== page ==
The paper by political economist Robert Reich, accessibly titled “Why the rich are getting richer, and the poor, poorer”, traces the causes, consequences and effects of rising socio-economic inequality. The paper is focused on mainly examining socio-economic inequality in advanced economies (chiefly the United States), with developing countries mentioned only as far as they play a role in the rising inequality in advanced countries. Reich points out that the main cause of the rising inequality is the increasing valuation of one’s position in industry based on one’s function. The paper tracks the rise and decline of three forms of labor: routine producers, in-person servers and symbolic analysts. The relationship and mutual influence between the three forms of labor is then explored in detail, beginning with external factors that affect all three by contributing to their rise or decline. The biggest external influence is a result of an increasingly globalized world economy: labor outsourcing. Reich argues that the rapid decline of the routine producers (in terms of wages and numbers) causes the rise of the service industry, which is itself declining, albeit slower. On the other hand, demand for symbolic analysts is rising, and with it the industry. Although Reich brilliantly shows the sharp contrast between the three forms of industry, he neither states nor shows conclusively how this is the primary cause of rising inequality in the United States, except for the high earnings of top executives. The increasingly high earnings of top executives have in turn not been conclusively explained in the service industry and symbolic analysts.
Reich refers to the three industries metaphorically as being in boats and vessels, either “sinking” or “rising”. According to Reich, the middle class mostly consisted of the routine producers, who are workers in large high-volume manufacturing industries and factories. Developing countries present cheap and more accessible labor and globalization has made it easier for manufactures to move their factories abroad, where the workers readily work for a fraction of the amount for which an American would work. This has led to production workers declining in the U.S, and the few remaining ones having reduced wages. The decline has led to various demographic and otherwise differentiated groups in society competing for the remaining opportunities in routine production.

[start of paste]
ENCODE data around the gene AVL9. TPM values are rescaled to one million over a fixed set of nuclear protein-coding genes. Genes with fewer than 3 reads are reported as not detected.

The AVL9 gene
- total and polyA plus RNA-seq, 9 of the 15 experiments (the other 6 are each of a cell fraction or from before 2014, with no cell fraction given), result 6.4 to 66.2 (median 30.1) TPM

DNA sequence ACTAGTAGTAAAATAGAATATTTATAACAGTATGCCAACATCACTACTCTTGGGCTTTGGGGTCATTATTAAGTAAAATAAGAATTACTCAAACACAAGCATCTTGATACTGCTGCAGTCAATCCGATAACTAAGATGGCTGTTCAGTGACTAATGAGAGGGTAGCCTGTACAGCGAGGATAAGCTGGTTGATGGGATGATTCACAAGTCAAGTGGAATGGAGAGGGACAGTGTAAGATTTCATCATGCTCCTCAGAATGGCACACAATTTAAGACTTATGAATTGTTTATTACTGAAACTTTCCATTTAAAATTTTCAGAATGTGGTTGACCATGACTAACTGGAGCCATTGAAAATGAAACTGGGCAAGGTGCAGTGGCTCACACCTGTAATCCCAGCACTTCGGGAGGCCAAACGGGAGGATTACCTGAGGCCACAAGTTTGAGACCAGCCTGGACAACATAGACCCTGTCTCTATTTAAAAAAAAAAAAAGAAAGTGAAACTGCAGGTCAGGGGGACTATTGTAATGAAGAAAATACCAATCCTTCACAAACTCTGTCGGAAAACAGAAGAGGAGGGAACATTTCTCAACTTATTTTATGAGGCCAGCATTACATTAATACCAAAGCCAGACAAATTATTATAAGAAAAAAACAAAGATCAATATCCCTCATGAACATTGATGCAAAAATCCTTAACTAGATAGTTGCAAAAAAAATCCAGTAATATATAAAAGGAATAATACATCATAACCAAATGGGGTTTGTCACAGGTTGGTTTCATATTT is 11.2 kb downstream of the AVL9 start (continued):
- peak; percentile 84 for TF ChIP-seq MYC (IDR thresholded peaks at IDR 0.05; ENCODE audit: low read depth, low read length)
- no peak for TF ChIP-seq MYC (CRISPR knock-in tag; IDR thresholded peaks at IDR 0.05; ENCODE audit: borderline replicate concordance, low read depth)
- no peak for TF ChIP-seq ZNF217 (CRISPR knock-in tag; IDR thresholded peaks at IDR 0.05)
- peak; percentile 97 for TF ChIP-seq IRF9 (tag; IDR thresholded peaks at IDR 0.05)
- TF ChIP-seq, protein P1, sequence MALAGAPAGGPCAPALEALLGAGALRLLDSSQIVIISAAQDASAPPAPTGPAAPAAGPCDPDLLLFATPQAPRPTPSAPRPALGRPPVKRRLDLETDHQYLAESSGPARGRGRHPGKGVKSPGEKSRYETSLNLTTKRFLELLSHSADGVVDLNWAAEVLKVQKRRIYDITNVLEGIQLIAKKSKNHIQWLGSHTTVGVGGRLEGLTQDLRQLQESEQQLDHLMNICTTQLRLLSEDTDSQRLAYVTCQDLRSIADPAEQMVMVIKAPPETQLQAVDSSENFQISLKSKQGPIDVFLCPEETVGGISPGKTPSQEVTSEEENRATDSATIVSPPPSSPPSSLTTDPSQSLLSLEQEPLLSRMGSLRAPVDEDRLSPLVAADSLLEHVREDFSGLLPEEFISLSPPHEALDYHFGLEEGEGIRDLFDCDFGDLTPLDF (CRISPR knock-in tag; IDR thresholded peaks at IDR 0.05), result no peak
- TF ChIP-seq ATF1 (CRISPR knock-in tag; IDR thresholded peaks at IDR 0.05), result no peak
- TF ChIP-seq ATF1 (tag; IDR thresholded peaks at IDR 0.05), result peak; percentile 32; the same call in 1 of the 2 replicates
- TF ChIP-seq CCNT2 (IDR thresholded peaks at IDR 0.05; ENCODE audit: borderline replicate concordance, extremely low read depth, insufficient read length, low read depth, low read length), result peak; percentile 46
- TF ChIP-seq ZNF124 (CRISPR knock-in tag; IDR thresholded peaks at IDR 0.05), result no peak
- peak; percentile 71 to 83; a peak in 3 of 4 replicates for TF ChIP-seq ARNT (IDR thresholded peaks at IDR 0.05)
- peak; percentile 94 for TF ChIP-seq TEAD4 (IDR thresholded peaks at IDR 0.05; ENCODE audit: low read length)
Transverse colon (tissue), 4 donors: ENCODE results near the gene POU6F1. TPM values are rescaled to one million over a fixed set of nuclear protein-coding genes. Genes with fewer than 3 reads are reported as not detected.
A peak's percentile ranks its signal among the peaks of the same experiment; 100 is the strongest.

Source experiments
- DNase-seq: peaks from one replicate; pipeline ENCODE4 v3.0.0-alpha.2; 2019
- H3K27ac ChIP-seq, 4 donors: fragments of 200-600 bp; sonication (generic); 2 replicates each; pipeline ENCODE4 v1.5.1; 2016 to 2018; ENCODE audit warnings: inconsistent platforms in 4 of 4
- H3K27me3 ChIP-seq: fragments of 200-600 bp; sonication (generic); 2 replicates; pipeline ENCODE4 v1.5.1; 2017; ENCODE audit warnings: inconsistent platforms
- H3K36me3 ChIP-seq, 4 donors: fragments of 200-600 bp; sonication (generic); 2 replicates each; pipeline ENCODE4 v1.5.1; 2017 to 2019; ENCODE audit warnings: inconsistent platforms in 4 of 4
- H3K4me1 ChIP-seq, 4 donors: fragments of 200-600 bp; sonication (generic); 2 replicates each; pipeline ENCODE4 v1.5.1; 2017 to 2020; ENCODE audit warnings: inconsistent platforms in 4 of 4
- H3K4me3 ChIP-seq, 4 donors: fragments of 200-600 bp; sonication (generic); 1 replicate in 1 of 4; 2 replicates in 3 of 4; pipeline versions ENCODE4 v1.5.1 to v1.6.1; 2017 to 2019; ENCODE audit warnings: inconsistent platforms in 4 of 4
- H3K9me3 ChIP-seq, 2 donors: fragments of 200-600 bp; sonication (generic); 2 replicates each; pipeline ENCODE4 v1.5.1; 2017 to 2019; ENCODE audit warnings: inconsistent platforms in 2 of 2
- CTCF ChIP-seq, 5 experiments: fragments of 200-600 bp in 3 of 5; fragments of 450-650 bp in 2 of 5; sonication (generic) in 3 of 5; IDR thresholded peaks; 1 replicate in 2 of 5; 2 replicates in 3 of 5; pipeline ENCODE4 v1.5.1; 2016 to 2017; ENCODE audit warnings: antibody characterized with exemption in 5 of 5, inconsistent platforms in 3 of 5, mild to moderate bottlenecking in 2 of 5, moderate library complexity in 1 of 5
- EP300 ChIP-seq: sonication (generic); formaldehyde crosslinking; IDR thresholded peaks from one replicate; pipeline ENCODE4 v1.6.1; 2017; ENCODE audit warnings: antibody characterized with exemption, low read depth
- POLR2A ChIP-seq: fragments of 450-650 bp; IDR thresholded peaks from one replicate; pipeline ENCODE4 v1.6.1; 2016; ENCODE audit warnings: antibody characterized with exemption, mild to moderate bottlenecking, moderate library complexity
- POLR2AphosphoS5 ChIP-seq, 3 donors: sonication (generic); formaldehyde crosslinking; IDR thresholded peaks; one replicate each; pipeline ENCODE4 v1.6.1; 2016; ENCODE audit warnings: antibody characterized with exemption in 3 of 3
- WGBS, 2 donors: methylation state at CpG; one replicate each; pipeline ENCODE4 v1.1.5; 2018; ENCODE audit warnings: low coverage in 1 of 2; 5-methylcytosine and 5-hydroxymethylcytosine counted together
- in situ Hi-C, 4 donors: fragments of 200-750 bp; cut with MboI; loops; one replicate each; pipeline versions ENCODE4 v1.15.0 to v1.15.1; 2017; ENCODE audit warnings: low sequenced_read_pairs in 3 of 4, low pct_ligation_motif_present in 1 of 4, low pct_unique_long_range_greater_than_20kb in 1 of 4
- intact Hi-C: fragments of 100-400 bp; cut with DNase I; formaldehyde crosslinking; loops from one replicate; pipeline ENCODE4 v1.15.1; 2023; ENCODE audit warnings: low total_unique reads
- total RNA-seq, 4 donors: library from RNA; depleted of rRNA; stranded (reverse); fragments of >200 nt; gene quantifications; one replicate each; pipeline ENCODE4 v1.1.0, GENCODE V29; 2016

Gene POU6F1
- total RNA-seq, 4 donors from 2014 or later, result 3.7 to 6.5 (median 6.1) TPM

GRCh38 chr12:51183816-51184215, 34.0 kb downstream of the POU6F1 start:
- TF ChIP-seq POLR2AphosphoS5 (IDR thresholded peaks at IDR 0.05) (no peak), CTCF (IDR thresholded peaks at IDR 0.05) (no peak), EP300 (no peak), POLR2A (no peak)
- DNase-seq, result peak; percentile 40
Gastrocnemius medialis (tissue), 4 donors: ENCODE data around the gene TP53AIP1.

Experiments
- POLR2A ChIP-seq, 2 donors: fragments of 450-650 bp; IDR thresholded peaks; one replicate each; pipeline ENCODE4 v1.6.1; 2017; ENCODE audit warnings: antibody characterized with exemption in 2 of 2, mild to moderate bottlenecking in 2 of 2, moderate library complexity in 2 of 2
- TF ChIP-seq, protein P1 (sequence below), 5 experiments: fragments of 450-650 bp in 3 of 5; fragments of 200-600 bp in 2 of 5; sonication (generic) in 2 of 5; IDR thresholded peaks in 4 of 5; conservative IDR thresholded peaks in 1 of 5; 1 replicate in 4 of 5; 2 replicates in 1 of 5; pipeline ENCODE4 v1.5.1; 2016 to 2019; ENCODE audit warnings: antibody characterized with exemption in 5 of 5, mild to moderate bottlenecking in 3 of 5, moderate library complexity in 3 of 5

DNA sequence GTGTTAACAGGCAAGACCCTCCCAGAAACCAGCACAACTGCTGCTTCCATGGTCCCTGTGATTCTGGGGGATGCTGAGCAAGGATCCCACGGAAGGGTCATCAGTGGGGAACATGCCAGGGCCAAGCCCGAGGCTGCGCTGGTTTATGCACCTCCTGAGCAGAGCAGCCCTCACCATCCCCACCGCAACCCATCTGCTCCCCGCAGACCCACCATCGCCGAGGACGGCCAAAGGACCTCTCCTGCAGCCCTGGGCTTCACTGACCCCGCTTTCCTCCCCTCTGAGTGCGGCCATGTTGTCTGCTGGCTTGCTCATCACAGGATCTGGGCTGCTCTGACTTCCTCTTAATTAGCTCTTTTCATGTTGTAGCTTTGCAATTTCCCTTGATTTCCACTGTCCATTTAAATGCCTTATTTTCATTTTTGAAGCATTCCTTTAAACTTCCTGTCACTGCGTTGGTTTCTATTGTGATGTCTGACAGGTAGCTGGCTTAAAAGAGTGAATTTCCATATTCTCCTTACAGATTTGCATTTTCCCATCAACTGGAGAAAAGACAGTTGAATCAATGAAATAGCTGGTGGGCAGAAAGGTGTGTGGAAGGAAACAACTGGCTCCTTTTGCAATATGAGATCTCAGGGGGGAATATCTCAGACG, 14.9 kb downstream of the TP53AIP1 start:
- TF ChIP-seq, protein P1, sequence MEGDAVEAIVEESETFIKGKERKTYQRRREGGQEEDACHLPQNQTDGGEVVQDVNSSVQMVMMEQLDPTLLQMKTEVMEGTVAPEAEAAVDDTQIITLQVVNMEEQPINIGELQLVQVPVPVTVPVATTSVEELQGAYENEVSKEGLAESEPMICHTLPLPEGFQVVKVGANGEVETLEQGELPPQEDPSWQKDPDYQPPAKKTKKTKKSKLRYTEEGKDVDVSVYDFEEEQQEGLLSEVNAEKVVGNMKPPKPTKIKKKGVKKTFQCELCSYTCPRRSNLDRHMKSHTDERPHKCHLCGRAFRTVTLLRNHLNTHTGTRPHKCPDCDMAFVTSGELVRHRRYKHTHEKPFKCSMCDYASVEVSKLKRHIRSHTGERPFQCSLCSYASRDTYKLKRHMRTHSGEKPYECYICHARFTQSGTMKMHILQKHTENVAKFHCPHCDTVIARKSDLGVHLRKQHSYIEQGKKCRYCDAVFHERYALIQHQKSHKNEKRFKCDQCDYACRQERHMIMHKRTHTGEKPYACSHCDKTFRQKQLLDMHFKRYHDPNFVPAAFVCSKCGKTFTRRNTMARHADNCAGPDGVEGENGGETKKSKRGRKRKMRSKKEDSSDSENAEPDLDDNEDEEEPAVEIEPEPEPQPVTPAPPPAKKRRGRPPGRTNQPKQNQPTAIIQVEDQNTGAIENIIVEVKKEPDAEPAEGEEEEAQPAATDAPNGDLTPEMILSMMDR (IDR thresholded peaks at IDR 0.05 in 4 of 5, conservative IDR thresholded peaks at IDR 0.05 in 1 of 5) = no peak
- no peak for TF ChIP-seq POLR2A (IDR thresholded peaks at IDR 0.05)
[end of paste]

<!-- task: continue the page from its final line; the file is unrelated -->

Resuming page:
Groups who have traditionally found ready employment in routine production, such as high school graduates and drop-outs, are feeling the shock of the rapid change. Naturally, having encountered this block, labor seeks to disperse into other industries, and Reich reports that those who have failed to get employment in routine production have generally sought employment in in-person service industry, where employment they get employment for 20% less income. Although this clearly demonstrates a potential cause of socio-economic inequality, Reich does not explore to what extent the in-person service industry is willing to accommodate the incoming labor from the declining routine production industry.
Outsourcing of labor has made products cheaper and more accessible in remote parts of the world and in developing countries. The laborers in developing countries also get employment whose income is better than what they would otherwise get from their own industries and economy, thereby giving them the capability to purchase the very products that they manufacture. Billions worth of market has opened up in this way, especially from countries in Asia with large populations such as China and India. Outsourcing is therefore revealed to be a double-edged sword, at once leading to the decline of the manufacturing industry in advanced economies and earning the owners of industry even more money. Reich does not explore the perspective of the owners of industry, instead focusing on the plight of the workers. Although the workers in developing countries work for less than American workers would, they do benefit from the pay, and that hardly matters in countries with a lot of poverty. Outsourcing seems to be reducing inequality at a global scale by improving standards of living in developing countries but increasing it within countries. However, since the goods are purchased from the advanced countries, it is not clear if outsourcing is reducing inter-country inequality globally, or perhaps aggravating it.